Shortly after dinosaurs ceased to roam the earth, and before cursive was just a font, lovely children would gather in classrooms to study penmanship

If these students wanted to communicate something to a friend during class, they would use their newly acquired skill of penmanship to write a message on paper, fold it, and hand it to someone to pass to the person who the message was intended for. This was called “passing notes”, and if they were caught doing it, the teacher would humiliate them by reading the note out loud to the entire class.

Report cards were at one time distributed on paper, and they were sent home with the child. The parent would sign the report card, because it was required to be returned with a signature

There was a time when inhabitants of this planet would read books that were printed on paper. Some romantics loved the smell and feel of books on paper, although the weight of a paper book was often lamented by students who had to carry them from class to class, and then home at the end of the day.

If I were to collect items for a time capsule, I would collect: paper, pen, a handwritten love note, a book, and a paper report card. These items would be housed in a cardboard tube, just like the one once used to transport Mr. Brady’s Plans.


Paper- a substance made from wood pulp, rags, straw, or other fibrous material, usually in thin sheets, used to bear writing or printing).

Signature– a name written in cursive by the person whose name is written in cursive.

Penmanship the use of the pen in writing, a person’s style or manner of handwriting

Cursive– (of handwriting) in flowing strokes with the letters joined together.

Pen– the pen as the instrument of writing or authorship

Mr. Brady– the dad, an architect, from the 1970’s television show “The Brady Bunch” (not to be confused with football player Tom Brady)

Mr. Brady’s plans- Archetectural designs that Mr. Brady drew on paper, then rolled and packed into yellow tubes for transport. (Not to be confused with football plays used by the football player Tom Brady)


The Daily Post, March 6, 2015 , Daily Prompt, Time Capsule, What would you put in this year’s  capsule to channel the essence of our current moment for future generations?

10 thoughts on “Pre-Technology

      1. Oh, it’s awful. I look forward to a generation (or two) of totally arthritic thumbs and shoulders from texting and holding their phones to their ear with their shoulders so they can talk and text!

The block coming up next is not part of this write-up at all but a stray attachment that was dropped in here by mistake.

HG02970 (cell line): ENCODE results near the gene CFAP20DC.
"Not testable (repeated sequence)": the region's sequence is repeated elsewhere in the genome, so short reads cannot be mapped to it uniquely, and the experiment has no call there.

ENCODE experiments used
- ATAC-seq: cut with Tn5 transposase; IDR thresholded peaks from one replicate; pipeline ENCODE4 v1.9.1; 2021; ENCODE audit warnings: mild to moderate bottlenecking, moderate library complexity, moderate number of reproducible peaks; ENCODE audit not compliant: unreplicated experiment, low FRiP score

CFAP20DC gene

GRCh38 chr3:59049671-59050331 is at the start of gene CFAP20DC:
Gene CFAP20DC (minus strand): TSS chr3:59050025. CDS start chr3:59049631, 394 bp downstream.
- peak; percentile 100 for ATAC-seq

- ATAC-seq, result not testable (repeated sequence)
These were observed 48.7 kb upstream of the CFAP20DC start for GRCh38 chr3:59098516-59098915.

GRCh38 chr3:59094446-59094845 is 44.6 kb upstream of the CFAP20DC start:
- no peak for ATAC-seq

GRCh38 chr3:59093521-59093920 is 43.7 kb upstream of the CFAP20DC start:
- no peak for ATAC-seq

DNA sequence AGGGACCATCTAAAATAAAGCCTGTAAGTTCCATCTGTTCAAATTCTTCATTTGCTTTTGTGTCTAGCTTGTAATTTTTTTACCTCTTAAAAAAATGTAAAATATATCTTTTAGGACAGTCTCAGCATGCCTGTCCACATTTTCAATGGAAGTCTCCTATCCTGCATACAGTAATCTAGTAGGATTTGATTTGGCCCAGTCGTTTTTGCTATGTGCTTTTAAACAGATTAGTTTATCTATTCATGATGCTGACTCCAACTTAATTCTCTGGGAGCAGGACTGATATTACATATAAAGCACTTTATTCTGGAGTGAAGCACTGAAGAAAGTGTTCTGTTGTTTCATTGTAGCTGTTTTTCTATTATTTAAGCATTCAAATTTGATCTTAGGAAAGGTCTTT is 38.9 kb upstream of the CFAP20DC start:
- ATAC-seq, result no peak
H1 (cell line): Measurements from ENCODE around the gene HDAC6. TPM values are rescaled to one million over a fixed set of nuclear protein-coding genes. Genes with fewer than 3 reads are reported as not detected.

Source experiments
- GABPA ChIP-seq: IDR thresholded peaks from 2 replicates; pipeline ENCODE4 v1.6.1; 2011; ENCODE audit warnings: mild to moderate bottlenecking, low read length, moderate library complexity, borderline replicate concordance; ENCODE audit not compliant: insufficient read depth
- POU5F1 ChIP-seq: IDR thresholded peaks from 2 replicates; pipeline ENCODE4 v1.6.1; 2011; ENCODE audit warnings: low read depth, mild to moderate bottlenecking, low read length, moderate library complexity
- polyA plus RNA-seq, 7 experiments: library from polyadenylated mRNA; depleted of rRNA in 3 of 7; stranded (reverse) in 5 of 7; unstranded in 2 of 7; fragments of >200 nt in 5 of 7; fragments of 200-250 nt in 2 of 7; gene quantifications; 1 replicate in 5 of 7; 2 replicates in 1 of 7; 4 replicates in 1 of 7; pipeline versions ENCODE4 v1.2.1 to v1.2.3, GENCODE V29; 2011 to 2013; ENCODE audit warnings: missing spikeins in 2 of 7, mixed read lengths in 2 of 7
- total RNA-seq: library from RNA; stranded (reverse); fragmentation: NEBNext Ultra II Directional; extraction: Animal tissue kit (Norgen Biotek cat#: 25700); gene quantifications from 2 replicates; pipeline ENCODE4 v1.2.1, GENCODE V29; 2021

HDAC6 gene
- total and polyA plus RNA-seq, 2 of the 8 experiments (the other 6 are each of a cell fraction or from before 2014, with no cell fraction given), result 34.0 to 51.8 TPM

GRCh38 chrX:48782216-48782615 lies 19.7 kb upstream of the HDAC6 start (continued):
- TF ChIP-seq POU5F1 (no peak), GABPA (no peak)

Liked by 1 person

  1. I’m sorry about penmanship, but I can’t read my own handwriting anymore. I started touch typing when I was 11 and haven’t done anything but sign my name since. I love the smell of a new book, it’s heft and texture. I don’t miss trying to fit yet another piece of transient fiction into my exploding bookcases. I’m nostalgic about these things … but I don’t miss them … and I don’t miss the wholesale leveling of forests to make paper. I know I lack that romantic thing about books and the old days that people my age generally share, but I like computers and electronic communication. I am more inclined to genuinely miss CONVERSATION with living people. No one hears anyone these days.

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    1. Those are great points (she typed into her phone). I’m a bit of a hypocrite regarding technology. I do love my books, but also read books on my phone. I’m all for saving trees by using less paper. Paper sales must have taken a hit in the past few years. I agree, it’s unfortunate that conversation has taken a hit as well. The changes that have taken place in my lifetime are beyond belief. I guess I’ll focus on the positive. I can’t imagine going back to a typewriter. Handwriting though, is something I never thought would be written off. (Pun intended)


  2. I still have my cursive writing skills, and when I was back in school a few years back, my teacher was impressed. I guess I was one of few, and mine also happened to be legible. It’s a pain compared to regular print, but if you practice, it can be quite beautiful and evidently impressive.

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      1. Yeah unfortunately. If I have kids, maybe I’ll teach it to them. Who knows, maybe it could get them some style points! 😀

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  3. I love this post, Lydia. Who do you think makes these decisions to suddenly drop a part of the curriculum such as the teaching of cursive? It has been dropped in Mexico, also. Soon letters written in cursive will join the dead sea scrolls as great mysteries of communication. What can they have been saying? “Before cursive was just a font.” Ha. Soon the font will have to become obsolete as well for no one will be able to read it. Thoroughly enjoyed your essay. Judy

    Liked by 1 person

    1. Thank you Judy! It’s really odd. All the old documents that they’ll have to have experts decipher. That might end up being the job of the future… How much will cursive interpreters make?


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